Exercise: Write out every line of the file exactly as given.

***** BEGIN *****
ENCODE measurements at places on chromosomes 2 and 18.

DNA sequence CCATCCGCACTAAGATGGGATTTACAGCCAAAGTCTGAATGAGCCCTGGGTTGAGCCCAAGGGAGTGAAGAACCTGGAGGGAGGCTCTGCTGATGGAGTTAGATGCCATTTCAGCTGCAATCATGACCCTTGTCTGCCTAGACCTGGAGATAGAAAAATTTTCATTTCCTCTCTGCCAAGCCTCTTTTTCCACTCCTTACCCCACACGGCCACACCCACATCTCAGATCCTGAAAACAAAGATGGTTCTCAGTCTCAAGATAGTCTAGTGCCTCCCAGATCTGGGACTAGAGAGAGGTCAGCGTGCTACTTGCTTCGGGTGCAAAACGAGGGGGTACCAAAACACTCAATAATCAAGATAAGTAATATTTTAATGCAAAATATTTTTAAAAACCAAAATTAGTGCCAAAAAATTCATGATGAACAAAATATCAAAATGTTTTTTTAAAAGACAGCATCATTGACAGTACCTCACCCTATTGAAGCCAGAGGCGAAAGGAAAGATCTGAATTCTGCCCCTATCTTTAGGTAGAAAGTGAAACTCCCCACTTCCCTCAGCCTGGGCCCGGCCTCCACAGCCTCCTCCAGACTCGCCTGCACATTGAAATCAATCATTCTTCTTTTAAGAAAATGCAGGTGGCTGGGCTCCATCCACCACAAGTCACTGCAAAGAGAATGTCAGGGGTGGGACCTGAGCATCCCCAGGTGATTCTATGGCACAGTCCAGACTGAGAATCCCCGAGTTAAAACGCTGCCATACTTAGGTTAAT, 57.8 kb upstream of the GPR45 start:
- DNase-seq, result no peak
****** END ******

ENCODE measurements at places on chromosomes 2 and 18.

DNA sequence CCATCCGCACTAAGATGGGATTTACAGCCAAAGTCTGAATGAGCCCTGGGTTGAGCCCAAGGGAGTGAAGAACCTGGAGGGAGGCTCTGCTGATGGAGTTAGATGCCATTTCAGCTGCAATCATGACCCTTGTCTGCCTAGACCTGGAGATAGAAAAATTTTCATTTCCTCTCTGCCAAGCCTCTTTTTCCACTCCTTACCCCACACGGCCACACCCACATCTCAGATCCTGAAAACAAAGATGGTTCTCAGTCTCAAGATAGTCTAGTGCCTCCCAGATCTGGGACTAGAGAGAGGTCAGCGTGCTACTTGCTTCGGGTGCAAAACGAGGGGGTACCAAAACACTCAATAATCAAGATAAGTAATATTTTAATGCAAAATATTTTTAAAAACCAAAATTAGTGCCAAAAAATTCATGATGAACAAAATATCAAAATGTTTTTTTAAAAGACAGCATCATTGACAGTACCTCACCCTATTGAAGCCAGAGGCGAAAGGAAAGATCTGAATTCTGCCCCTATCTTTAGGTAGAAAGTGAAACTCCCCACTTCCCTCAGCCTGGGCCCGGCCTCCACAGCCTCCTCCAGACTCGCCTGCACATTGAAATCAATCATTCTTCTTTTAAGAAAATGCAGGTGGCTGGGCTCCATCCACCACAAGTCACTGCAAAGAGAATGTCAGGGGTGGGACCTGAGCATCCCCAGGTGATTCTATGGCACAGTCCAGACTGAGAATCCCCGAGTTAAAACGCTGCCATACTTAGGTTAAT, 57.8 kb upstream of the GPR45 start:
- DNase-seq, result no peak